The detected audio proceeds to the grid of a 6V6 output valve, via a .01uF condenser. The 6V6 bias is obtained from a 300R cathode resistor. This is higher than the usual 250R, but the increased bias allows a smaller lower current power transformer to be used. The power supply is conventional, using a 6X5 rectifier and 150V aside power transformer. Choke filtering is used. Had high value filter condensers been easily available, the choke could have been replaced with a resistor, further saving space.
The receiver I acquired from the HRSA was obviously home made, but quite well done for what it was. The chassis was aluminium and had been brushed in grey enamel. It looked like it had been bent up in a home workshop given the simple folds, but a good job had been done.
Physically, it was somewhat larger than the Minivox, with dimensions similar to an ordinary size mantel set. A conventional tuning gang had been used, although fitted with a reduction drive. The speaker cone had been damaged, and with a missing dust cap, particles had found their way into the voice coil. The valves and dial lamp were missing. At this stage, I hadn't identified the set as the Minivox, but it was pretty obvious what the valves should be. For the rectifier, the heater was fed from the same winding that fed the other valves and dial lamp, and the pins matched a 6X5. For the output, there's a few valves which share the same pin connections, but with a 300R cathode resistor, 6V6 would be the likely candidate. The detector took a little more thought, for there was no grid cap connection. Obviously it was a single ended valve, and given what was fashionable at the time, a 6SJ7 or 6SK7 would be possibilities. Because we want a sharp cut off valve in this position, that narrowed it down to a 6SJ7.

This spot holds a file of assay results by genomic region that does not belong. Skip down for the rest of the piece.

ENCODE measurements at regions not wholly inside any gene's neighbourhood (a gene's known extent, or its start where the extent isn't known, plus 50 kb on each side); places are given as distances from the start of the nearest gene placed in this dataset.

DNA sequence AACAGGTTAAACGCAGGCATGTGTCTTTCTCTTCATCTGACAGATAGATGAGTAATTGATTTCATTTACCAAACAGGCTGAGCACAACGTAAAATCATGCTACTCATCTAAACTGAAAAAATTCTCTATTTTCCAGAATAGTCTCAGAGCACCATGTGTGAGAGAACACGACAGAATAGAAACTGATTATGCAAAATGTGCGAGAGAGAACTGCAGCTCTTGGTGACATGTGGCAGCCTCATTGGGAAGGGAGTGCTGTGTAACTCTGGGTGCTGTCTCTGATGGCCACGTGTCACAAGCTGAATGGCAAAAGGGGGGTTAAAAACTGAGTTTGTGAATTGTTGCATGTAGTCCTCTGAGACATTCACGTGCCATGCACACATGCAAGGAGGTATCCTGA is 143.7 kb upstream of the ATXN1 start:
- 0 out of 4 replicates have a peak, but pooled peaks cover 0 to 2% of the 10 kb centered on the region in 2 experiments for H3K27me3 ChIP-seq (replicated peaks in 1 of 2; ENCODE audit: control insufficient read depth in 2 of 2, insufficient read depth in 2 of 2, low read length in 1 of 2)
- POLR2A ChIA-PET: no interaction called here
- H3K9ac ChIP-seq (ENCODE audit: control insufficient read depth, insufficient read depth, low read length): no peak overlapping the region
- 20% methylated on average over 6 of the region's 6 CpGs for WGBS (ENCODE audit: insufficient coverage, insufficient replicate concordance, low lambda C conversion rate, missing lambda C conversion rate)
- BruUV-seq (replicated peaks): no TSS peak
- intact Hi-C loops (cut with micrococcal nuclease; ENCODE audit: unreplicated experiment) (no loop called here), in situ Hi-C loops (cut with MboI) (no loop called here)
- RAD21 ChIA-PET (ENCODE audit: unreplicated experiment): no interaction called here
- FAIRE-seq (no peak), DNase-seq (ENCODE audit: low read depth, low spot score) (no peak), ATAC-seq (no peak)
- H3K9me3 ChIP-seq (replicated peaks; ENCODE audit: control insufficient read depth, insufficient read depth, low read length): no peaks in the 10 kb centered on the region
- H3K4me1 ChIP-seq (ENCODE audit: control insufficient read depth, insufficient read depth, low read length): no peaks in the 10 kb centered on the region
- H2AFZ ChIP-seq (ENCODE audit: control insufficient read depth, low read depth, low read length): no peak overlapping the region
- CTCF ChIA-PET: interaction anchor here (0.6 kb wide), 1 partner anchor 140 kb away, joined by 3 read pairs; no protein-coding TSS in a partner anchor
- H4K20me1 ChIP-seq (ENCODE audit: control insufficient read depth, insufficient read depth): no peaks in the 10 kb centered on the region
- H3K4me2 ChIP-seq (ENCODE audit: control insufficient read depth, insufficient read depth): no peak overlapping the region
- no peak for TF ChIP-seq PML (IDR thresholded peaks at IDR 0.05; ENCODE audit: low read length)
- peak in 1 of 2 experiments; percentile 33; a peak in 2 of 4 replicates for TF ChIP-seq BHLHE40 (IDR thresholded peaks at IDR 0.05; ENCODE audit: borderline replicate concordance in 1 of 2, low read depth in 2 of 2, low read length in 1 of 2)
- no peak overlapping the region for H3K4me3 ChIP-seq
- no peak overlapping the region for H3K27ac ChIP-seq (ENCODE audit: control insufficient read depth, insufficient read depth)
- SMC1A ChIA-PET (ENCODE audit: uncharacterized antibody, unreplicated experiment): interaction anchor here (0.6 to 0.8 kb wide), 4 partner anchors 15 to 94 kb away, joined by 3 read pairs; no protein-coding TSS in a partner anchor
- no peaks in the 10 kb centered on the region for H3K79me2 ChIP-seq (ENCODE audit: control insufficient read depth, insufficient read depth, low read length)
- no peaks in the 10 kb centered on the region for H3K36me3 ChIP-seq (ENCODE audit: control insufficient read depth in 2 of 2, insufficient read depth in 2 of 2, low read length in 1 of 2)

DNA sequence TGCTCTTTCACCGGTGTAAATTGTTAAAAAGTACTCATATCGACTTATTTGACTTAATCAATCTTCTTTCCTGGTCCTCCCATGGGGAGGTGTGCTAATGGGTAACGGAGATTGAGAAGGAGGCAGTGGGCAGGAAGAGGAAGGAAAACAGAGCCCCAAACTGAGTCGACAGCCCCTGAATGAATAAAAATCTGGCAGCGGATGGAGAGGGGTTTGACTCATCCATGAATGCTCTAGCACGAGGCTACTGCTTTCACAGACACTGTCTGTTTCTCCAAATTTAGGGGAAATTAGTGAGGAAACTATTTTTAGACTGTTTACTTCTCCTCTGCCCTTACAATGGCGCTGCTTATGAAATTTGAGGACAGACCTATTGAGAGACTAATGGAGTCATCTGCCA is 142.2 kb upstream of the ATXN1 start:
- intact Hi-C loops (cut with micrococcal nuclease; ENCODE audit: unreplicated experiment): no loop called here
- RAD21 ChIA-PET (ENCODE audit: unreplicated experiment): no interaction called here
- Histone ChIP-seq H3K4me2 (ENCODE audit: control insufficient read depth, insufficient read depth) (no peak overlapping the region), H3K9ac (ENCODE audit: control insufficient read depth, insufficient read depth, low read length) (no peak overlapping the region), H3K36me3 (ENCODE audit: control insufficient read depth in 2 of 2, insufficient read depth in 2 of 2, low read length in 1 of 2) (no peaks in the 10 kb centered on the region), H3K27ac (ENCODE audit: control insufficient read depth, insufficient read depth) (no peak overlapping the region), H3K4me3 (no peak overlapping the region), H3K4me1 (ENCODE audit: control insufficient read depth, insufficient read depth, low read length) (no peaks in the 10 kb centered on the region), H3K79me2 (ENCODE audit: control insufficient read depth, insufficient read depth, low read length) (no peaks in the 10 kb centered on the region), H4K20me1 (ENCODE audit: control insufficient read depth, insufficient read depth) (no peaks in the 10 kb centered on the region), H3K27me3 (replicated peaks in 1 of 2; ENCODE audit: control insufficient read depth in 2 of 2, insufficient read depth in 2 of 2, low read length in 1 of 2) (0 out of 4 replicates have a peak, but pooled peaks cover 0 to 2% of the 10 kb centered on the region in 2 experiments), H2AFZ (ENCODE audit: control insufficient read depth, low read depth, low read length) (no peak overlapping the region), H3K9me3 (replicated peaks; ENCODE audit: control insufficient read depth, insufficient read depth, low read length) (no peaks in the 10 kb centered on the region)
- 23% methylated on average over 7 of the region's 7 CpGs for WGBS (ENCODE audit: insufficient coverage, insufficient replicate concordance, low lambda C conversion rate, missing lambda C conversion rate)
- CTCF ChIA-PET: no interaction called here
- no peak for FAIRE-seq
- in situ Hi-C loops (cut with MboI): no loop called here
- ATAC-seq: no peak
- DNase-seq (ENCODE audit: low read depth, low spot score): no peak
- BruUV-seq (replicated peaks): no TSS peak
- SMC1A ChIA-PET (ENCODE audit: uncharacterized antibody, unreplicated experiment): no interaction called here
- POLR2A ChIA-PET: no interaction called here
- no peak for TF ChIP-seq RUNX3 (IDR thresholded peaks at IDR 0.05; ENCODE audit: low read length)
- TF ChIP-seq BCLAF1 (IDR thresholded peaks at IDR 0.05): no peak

The two aerial terminals are visible next to the 6SH7 detector. To the right is the 6V6, and in the top corner is the 6X5.
I found some suitable valves, although
ended up using a 6SH7 for the detector, simply because one was close to
hand. This has the same connections but is a higher gain valve. A 6AC7
would also have done the job. I doubted the latter two types were intended
for the original design as they were at the time seen only in professional
or military equipment.